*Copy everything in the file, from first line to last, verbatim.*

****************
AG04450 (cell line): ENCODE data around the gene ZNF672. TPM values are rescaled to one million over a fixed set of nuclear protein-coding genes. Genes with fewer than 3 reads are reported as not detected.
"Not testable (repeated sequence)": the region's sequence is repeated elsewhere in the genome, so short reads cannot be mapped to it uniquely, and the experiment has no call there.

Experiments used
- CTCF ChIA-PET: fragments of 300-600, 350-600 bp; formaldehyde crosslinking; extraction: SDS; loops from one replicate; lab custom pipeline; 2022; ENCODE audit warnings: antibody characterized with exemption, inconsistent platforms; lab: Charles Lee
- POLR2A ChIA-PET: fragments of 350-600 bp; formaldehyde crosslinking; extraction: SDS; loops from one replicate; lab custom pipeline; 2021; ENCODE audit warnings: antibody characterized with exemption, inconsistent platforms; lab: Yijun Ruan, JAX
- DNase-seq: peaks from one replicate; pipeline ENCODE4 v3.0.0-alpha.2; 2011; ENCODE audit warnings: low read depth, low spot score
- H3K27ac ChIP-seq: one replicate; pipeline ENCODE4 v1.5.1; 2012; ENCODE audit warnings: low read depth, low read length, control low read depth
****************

AG04450 (cell line): ENCODE data around the gene ZNF672. TPM values are rescaled to one million over a fixed set of nuclear protein-coding genes. Genes with fewer than 3 reads are reported as not detected.
"Not testable (repeated sequence)": the region's sequence is repeated elsewhere in the genome, so short reads cannot be mapped to it uniquely, and the experiment has no call there.

Experiments used
- CTCF ChIA-PET: fragments of 300-600, 350-600 bp; formaldehyde crosslinking; extraction: SDS; loops from one replicate; lab custom pipeline; 2022; ENCODE audit warnings: antibody characterized with exemption, inconsistent platforms; lab: Charles Lee
- POLR2A ChIA-PET: fragments of 350-600 bp; formaldehyde crosslinking; extraction: SDS; loops from one replicate; lab custom pipeline; 2021; ENCODE audit warnings: antibody characterized with exemption, inconsistent platforms; lab: Yijun Ruan, JAX
- DNase-seq: peaks from one replicate; pipeline ENCODE4 v3.0.0-alpha.2; 2011; ENCODE audit warnings: low read depth, low spot score
- H3K27ac ChIP-seq: one replicate; pipeline ENCODE4 v1.5.1; 2012; ENCODE audit warnings: low read depth, low read length, control low read depth